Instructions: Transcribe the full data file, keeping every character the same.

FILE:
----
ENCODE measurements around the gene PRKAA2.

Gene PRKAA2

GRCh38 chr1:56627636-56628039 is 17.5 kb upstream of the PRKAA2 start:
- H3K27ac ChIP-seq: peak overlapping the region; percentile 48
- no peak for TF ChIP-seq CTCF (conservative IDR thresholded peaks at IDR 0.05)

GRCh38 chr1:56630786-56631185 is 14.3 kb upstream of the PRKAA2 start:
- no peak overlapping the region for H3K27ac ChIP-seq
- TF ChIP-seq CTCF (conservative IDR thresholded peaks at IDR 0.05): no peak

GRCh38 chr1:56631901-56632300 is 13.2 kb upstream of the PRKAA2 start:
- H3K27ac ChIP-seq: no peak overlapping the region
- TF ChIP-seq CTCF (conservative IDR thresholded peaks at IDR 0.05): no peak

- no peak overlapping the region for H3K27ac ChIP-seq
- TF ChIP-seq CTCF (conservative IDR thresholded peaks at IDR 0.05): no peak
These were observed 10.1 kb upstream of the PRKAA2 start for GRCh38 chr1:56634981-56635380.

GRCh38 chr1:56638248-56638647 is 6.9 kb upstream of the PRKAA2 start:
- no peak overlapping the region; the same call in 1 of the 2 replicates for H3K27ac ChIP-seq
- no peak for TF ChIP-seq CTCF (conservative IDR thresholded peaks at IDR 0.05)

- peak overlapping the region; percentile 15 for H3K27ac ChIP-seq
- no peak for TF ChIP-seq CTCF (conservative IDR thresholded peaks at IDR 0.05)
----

ENCODE measurements around the gene PRKAA2.

Gene PRKAA2

GRCh38 chr1:56627636-56628039 is 17.5 kb upstream of the PRKAA2 start:
- H3K27ac ChIP-seq: peak overlapping the region; percentile 48
- no peak for TF ChIP-seq CTCF (conservative IDR thresholded peaks at IDR 0.05)

GRCh38 chr1:56630786-56631185 is 14.3 kb upstream of the PRKAA2 start:
- no peak overlapping the region for H3K27ac ChIP-seq
- TF ChIP-seq CTCF (conservative IDR thresholded peaks at IDR 0.05): no peak

GRCh38 chr1:56631901-56632300 is 13.2 kb upstream of the PRKAA2 start:
- H3K27ac ChIP-seq: no peak overlapping the region
- TF ChIP-seq CTCF (conservative IDR thresholded peaks at IDR 0.05): no peak

- no peak overlapping the region for H3K27ac ChIP-seq
- TF ChIP-seq CTCF (conservative IDR thresholded peaks at IDR 0.05): no peak
These were observed 10.1 kb upstream of the PRKAA2 start for GRCh38 chr1:56634981-56635380.

GRCh38 chr1:56638248-56638647 is 6.9 kb upstream of the PRKAA2 start:
- no peak overlapping the region; the same call in 1 of the 2 replicates for H3K27ac ChIP-seq
- no peak for TF ChIP-seq CTCF (conservative IDR thresholded peaks at IDR 0.05)

- peak overlapping the region; percentile 15 for H3K27ac ChIP-seq
- no peak for TF ChIP-seq CTCF (conservative IDR thresholded peaks at IDR 0.05)